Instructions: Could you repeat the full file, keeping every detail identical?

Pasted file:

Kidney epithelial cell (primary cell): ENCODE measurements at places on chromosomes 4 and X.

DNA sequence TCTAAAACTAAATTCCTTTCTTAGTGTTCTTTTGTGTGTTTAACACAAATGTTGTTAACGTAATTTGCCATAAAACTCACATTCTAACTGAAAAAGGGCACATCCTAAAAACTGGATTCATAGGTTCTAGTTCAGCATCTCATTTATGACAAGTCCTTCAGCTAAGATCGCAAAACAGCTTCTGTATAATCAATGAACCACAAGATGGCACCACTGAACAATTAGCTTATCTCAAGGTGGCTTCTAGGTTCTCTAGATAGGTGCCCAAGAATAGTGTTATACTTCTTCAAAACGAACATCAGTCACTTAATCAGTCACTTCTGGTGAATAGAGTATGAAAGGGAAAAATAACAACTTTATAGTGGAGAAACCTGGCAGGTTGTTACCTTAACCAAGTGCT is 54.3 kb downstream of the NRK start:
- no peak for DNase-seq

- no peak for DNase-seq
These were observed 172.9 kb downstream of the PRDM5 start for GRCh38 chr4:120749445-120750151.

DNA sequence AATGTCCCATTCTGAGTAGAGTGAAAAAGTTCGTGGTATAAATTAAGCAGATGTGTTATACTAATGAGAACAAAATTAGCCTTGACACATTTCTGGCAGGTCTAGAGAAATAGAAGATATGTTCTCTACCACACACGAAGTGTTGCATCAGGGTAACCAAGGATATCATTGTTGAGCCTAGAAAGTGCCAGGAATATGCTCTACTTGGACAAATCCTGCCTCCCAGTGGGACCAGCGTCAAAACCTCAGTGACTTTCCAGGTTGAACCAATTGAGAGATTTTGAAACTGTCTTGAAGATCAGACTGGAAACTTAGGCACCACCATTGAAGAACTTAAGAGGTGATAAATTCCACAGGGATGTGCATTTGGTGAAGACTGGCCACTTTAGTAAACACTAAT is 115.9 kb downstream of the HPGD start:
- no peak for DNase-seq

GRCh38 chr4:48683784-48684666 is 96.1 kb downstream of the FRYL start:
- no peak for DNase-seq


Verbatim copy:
Kidney epithelial cell (primary cell): ENCODE measurements at places on chromosomes 4 and X.

DNA sequence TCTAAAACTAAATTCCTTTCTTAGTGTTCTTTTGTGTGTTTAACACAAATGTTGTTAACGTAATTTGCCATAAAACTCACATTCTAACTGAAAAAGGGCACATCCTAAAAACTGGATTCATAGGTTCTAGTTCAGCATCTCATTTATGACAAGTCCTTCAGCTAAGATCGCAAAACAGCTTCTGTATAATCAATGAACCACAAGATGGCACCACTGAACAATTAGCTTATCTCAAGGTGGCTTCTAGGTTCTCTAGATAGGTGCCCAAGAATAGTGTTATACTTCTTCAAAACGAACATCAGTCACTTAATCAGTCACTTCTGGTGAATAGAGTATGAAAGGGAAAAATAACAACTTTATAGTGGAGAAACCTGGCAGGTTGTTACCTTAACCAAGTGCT is 54.3 kb downstream of the NRK start:
- no peak for DNase-seq

- no peak for DNase-seq
These were observed 172.9 kb downstream of the PRDM5 start for GRCh38 chr4:120749445-120750151.

DNA sequence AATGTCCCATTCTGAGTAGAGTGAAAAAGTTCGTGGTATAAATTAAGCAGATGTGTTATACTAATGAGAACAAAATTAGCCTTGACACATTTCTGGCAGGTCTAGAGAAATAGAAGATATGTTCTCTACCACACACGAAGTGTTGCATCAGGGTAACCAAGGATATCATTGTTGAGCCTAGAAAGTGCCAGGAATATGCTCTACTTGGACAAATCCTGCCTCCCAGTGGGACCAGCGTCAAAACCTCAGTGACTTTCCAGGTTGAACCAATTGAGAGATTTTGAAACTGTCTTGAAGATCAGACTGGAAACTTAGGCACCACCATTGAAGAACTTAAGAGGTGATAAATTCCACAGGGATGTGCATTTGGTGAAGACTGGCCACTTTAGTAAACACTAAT is 115.9 kb downstream of the HPGD start:
- no peak for DNase-seq

GRCh38 chr4:48683784-48684666 is 96.1 kb downstream of the FRYL start:
- no peak for DNase-seq